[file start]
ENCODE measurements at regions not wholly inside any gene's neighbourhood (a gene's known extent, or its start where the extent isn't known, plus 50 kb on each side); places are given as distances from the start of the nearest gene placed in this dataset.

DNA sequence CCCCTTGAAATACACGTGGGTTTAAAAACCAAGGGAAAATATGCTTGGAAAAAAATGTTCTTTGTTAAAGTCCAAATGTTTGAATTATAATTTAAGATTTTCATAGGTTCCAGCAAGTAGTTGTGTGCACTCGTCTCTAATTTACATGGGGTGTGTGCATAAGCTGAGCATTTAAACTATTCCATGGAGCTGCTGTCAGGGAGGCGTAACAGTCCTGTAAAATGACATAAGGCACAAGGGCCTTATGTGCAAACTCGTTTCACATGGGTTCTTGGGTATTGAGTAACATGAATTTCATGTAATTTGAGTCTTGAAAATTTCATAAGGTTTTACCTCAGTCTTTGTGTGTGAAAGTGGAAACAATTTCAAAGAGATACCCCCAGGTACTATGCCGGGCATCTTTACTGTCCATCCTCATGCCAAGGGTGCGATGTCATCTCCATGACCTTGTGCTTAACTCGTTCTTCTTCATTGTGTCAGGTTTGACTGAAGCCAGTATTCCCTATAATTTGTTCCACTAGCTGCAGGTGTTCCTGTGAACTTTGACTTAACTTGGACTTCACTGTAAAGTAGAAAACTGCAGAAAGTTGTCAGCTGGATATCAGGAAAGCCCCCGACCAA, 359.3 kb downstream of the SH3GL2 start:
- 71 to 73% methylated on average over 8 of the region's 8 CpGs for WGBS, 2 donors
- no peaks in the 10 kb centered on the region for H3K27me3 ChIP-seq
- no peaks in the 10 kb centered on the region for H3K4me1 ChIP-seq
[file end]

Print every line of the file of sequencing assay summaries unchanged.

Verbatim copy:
ENCODE measurements at regions not wholly inside any gene's neighbourhood (a gene's known extent, or its start where the extent isn't known, plus 50 kb on each side); places are given as distances from the start of the nearest gene placed in this dataset.

DNA sequence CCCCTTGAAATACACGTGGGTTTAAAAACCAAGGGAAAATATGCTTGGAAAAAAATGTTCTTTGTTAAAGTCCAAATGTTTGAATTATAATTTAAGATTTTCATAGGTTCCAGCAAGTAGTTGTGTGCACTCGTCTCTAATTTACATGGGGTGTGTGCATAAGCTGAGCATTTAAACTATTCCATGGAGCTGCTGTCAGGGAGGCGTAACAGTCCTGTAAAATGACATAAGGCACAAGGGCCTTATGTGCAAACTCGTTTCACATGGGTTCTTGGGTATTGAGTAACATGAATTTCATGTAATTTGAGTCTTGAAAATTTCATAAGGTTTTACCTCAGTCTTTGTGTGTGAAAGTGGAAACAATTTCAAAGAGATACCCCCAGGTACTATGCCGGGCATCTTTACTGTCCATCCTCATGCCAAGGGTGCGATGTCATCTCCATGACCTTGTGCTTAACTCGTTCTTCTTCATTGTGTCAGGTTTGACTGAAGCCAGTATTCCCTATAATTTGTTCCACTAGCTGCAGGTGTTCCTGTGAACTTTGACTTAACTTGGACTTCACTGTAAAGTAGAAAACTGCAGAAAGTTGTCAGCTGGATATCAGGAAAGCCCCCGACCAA, 359.3 kb downstream of the SH3GL2 start:
- 71 to 73% methylated on average over 8 of the region's 8 CpGs for WGBS, 2 donors
- no peaks in the 10 kb centered on the region for H3K27me3 ChIP-seq
- no peaks in the 10 kb centered on the region for H3K4me1 ChIP-seq